By contrast, on Nov. 20 I saw what a little ambition and a lot of chutzpah could produce. Audiences seem ever-ready to hear "names" speak; the Vera List Center for Art and Politics got a good crowd in the striking deco oval hall at the New School for a panel addressing "What is American about American Art?" The idea of "American exceptionalism" is fundamental to American history; for instance, early American art has been thought to have a linear and realist tendency because of its foundation in Puritan pragmatism. So the prospect of reconsidering this national focus in our period of post-structuralist, context-bound international New Historicism was intriguing. Yet scanning the roster of speakers, one could only say "Huh?" Donna De Salvo, the organizer and moderator, is a curator at the Wexner Center for the Arts, Columbus, Ohio. Chuck Close is a major painter, Isaac Julien, a British filmmaker and artist, Elaine Reichek, an artist, and Marcia Tucker is the founding director of the New Museum.

While all are very accomplished, none are "Americanists, " so it was really only curiosity and a little wishful thinking that drew me there. As for De Salvo, what was she thinking? She positioned speakers around a circular table to promote interchange, that social gesture didn't seem to make a difference as none were aware of the history of the discourse about this topic--nor was she--and their idiosyncratic speculations amounted to novices' stabs in the direction of American essentialism.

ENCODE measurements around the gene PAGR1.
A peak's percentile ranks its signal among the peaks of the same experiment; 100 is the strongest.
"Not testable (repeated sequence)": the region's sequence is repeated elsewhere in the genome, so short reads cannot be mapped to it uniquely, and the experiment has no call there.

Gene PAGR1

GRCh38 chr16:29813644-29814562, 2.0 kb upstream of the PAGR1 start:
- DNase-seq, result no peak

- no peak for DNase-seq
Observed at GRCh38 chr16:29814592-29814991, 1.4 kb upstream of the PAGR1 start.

Thus Reichek described historic American art as having a "'butch' edge, " fed by the "rape and pillage attitudes of 'robber barons'" (perhaps the sort that gave us that macho Frick Collection?) and that produced Abstract Expressionism and Minimalism", undemocratic in their obscurity of associations and in their aggressive, monumental forms." That burlesque of art history was then contrasted to current art with its "vernacular referencing, homely visions, energetic mixture of cultures and references, with borders under stress and fluid populations." After Tucker offered us a miscellany of historic quips about American art, she declared the panel topic a "useless enterprise" and said "the last thing I want to engage in is trying to define American art." One would have expected that recalcitrance from the organizer of the fantastically border-crossing "Labors of Love" exhibition at her museum earlier this year (where Reichek's conceptual weavings marvelously referenced the needlepoint vernacular). Then Tucker tried to be accommodating by describing both the Social Realism of the 1935-43 Works Progress Administration and what she called the "Paul Bunyan School of Painting"--Abstract Expressionism--as "muscular painting" (this is the French phenomenologist Gaston Bachelard's term), and the typical American artist as "rebel, outsider, avant-garde" (as in 19th-century France, say?).

Close announced he "didn't prepare, " and as for the topic--"Who gives a shit?" Well. After that belligerent demonstration of the Americanism Reichek had just described, Close then told the story of how in the late 1950s, the U.S. Information Agency circulated exhibitions of Abstract Expressionism throughout Europe and behind the Iron Curtain, thereby making advanced abstraction a sign of "freedom" and a weapon in the Cold War. This familiar adjunct to A.E.'s "triumph" was undoubtedly known to many in an audience drawn to an "art and politics" forum. He also railed against the "crippled" National Endowment for the Arts, allowing him to cue the audience for a laugh in relation to his own wheelchair-bound condition.